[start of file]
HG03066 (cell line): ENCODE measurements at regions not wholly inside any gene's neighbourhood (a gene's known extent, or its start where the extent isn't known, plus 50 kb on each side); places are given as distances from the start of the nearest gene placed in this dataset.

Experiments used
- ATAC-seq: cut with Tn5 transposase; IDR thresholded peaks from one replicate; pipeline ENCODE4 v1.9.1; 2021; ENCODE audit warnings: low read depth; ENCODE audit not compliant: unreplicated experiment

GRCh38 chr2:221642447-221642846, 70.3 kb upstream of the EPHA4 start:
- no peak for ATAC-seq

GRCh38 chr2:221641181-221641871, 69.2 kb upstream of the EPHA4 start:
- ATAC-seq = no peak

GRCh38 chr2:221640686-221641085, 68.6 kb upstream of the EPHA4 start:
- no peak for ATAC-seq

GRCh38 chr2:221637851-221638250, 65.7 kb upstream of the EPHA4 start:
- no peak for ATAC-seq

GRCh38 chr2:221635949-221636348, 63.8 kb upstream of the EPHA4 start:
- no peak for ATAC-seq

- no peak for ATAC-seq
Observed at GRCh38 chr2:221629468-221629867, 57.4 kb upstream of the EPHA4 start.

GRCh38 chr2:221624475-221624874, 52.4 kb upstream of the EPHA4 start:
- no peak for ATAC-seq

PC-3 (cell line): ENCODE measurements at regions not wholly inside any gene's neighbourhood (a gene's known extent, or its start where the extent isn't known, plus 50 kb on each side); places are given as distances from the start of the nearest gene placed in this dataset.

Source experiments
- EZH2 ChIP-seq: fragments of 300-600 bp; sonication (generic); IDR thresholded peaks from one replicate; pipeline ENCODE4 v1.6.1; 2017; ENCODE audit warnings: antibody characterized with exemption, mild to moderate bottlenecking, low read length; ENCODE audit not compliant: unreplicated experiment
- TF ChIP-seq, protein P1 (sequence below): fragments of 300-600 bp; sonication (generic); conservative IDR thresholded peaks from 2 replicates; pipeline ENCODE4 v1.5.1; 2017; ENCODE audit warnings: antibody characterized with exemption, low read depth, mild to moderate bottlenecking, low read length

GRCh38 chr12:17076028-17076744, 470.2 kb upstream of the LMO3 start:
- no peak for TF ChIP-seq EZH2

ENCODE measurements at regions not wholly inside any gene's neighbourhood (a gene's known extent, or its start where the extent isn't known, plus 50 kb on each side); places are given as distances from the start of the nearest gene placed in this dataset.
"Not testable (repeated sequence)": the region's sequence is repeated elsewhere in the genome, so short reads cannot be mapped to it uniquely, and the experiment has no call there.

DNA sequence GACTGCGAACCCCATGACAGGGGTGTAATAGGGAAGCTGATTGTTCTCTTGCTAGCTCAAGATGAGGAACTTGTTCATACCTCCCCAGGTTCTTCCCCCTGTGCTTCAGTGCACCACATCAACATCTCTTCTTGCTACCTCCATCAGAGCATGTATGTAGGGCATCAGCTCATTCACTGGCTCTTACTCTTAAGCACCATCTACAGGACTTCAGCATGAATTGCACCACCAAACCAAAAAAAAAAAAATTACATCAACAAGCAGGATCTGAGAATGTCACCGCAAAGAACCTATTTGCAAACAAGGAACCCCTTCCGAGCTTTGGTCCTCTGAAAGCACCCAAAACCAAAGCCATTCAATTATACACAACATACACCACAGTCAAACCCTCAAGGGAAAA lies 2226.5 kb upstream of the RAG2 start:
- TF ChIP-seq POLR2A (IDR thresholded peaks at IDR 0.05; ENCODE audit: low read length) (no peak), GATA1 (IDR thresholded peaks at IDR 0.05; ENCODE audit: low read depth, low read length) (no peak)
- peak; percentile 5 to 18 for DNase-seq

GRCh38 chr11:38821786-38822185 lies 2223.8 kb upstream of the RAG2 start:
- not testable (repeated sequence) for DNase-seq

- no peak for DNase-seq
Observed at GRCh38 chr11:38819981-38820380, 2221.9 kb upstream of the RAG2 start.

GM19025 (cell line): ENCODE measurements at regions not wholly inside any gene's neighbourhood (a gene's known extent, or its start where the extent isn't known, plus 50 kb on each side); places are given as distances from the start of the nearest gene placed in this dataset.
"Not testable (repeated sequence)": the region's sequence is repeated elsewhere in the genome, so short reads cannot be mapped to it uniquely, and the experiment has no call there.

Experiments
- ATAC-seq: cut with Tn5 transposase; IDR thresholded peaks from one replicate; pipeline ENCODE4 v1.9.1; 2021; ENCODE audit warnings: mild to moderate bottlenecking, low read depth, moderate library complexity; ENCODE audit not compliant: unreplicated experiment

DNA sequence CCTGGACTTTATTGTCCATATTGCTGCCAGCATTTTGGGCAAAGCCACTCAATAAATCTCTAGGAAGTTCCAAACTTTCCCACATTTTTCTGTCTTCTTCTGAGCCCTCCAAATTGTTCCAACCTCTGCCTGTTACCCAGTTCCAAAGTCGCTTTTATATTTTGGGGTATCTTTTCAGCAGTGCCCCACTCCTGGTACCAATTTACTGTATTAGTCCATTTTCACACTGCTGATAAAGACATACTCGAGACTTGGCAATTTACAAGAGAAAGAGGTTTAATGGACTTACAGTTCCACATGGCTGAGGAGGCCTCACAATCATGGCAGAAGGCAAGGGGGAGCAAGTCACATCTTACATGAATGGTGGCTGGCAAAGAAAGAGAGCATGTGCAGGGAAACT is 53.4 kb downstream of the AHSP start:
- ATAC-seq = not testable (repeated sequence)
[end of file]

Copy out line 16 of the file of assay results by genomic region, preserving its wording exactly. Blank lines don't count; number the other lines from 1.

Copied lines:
GRCh38 chr2:221624475-221624874, 52.4 kb upstream of the EPHA4 start: